Bouquet method: Have a small number of leftover cilantro leaves still on their stems? Gather these into a bouquet, trimming off the tips of their stems. Next, place in a glass or cup and add enough water to cover the base of each stem. (Avoid submerging the cilantro leaves themselves.) Loosely cover with a plastic bag and keep in a cool, shady place on the kitchen counter or inside the refrigerator. At minimum, your cilantro bouquet should stay fresh for a few days. (You may be able to extend this by periodically re-trimming the base of the stems and replacing the old water with fresh.)
Freezing: You can store fresh, chopped leaves for six months or longer in your freezer. You need only pack the chopped leaves into ice-cube trays, freeze, and then remove the resulting cubes. Store these in a freezer bag and label with the freeze date and the amount of cilantro packed per cube.
Drying: You can dry fresh cilantro leaves in an oven or food dehydrator. To bake, spread washed, dried cilantro leaves out on a baking sheet lined with parchment paper. (In the dehydrator, arrange washed, dried leaves on included dehydration trays.) Dehydration and baking times will vary based on your equipment, but, as a general rule, you can try dehydrating at 100 degrees F for two to three hours or bake at 350 degrees F for 30 minutes. Allow your dried leaves to cool completely and then pack in a labeled, airtight container. If stored in a cool, dark place, the dried cilantro should keep for several months.
Additional tips for harvesting cilantro
Of course, once your cilantro plants do begin to set seed, all is not lost. Now, cilantro doesn’t develop seed pods, per se. Instead, its relatively large, rounded seeds first appear as bright green balls at the end of its spent flower stalks. You can harvest and eat these immature seeds fresh or let them finish their transformation into cilantro (or coriander) seeds.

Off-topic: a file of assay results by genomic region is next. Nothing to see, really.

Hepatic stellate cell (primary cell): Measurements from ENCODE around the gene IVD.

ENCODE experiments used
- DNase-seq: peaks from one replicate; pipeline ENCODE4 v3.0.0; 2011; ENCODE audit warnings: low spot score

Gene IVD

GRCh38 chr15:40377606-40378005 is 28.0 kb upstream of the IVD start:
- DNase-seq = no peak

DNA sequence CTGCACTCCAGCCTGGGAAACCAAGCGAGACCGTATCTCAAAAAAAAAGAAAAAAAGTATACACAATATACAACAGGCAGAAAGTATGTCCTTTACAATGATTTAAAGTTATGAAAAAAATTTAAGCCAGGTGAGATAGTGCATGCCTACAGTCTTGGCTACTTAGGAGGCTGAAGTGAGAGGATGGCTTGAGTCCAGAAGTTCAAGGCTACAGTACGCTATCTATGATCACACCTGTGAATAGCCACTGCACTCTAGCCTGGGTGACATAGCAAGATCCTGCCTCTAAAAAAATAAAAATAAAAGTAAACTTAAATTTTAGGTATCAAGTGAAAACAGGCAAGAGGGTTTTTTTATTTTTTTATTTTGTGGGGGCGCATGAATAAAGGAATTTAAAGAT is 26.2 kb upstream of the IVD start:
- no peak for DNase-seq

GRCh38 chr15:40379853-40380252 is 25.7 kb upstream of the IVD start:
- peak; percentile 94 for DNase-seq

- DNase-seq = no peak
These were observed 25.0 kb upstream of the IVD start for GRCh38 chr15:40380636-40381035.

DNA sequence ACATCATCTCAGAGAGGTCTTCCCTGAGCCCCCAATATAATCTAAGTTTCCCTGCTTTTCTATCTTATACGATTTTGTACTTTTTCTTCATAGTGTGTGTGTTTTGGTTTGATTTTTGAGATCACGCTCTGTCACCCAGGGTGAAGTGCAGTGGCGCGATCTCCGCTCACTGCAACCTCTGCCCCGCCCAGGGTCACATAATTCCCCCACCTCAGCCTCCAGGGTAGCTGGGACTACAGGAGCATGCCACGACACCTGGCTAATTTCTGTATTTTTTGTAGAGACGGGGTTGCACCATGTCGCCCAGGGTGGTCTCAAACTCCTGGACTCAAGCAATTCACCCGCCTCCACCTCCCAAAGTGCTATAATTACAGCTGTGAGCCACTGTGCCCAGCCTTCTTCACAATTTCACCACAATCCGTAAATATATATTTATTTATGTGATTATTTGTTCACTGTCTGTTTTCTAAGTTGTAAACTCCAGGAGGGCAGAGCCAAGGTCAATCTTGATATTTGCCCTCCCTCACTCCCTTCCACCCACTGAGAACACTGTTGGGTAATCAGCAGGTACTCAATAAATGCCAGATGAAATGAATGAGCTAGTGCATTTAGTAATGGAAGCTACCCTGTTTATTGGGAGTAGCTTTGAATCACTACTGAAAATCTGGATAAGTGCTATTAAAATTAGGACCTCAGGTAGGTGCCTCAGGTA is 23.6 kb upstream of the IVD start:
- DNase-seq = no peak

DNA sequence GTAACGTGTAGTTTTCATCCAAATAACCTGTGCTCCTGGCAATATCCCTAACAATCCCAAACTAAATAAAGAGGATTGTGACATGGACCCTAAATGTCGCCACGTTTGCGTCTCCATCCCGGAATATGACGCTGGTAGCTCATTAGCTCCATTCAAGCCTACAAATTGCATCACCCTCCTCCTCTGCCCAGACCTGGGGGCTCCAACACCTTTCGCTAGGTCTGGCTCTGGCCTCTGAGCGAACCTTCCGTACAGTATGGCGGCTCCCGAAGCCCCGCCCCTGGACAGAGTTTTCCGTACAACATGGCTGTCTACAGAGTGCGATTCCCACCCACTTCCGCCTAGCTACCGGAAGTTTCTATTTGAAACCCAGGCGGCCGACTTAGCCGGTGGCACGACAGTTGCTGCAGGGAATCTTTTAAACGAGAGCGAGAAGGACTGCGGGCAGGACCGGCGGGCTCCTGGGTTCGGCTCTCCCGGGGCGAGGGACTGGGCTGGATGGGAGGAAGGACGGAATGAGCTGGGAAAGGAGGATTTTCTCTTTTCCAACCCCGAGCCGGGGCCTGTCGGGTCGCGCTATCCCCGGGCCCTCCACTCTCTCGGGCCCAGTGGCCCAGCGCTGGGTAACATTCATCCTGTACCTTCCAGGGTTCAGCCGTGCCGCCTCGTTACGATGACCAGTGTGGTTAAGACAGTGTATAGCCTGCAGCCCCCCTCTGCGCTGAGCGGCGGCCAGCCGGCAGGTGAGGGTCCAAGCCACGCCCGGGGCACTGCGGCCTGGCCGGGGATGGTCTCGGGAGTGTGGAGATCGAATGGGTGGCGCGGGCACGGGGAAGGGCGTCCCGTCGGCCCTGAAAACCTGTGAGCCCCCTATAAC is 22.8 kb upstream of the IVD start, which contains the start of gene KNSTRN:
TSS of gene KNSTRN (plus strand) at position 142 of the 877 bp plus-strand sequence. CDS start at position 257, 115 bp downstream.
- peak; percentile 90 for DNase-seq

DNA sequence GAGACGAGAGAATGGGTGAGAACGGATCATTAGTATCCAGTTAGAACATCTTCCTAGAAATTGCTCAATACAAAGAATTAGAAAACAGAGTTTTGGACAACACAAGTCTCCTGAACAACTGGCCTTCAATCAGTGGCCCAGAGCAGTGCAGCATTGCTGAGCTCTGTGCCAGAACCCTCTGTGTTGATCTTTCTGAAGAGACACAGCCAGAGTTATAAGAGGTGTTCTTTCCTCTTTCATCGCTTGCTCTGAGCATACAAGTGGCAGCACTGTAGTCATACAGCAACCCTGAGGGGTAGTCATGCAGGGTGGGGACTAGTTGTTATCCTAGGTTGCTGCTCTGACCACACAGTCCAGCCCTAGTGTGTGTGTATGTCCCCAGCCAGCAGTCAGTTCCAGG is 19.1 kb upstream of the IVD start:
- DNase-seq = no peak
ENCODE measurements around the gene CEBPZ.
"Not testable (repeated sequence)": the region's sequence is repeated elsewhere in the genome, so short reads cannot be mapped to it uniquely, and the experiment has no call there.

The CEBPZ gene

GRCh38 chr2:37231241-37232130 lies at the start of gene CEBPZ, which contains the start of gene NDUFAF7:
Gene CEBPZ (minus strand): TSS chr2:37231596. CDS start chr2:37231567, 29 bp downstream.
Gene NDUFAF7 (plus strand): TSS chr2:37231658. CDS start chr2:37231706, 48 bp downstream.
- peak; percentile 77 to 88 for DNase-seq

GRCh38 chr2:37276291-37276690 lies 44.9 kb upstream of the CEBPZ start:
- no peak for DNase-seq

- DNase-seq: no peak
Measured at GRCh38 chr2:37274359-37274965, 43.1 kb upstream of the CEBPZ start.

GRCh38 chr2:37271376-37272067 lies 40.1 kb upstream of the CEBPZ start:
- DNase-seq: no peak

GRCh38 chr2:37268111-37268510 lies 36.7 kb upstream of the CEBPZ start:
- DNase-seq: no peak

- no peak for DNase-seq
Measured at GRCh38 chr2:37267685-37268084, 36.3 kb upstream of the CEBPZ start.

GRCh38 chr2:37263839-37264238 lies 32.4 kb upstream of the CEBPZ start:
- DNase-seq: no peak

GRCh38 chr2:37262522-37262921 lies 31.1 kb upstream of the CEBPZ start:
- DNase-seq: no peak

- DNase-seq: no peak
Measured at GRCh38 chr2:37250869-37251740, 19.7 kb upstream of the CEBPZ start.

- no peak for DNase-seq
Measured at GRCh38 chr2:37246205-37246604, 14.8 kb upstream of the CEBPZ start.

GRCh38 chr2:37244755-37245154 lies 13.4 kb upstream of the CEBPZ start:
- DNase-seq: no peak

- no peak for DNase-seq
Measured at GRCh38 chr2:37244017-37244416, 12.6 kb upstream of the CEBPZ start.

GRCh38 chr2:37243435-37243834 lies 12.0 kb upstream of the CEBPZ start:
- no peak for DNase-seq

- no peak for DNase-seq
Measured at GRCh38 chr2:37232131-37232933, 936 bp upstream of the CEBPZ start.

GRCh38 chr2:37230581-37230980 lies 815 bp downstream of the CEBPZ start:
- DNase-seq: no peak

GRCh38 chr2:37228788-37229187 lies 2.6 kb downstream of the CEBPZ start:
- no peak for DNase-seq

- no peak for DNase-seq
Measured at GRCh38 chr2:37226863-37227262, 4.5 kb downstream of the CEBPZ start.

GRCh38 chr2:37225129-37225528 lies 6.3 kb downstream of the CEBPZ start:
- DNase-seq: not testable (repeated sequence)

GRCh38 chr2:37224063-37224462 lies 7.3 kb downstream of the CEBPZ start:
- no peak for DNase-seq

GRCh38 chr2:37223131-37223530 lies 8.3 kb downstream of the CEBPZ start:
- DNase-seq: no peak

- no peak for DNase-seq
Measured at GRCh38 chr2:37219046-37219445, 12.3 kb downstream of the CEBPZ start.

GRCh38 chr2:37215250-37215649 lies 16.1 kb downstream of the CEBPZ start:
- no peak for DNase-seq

To harvest the mature seed, allow the plant leaves and stems to go brown and cut the dried plants just before the seeds begin to loosen. Bundle these dry plants together, cover with a paper bag, and then hang the bag upside-down to collect the seeds as they naturally drop off the dried plants. Once collected and stored, you can sow seed next season or use a mortar and pestle to grind the seeds into your very own DIY coriander spice.
Whether you intend to include fresh or dry cilantro leaves or cilantro seeds in your own recipes, you now know that the methods and schedule you’ll use for harvesting cilantro vary depending partly on the age and variety of your cilantro plants as well as your local climate. By planting slow-bolting types, cutting plants back to delay flowering, employing succession planting, and using shade cloth, for instance, you can successfully extend the window for harvesting cilantro while it’s still fresh and green. And once your plants inevitably do go to seed? You’re set to make ground coriander—or to grow more fresh cilantro when the time is right.
More tips for harvesting and preserving herbs
- How to harvest herbs
- Preserving herbs to enjoy later
- Harvesting oregano
- How to harvest thyme
- When to harvest basil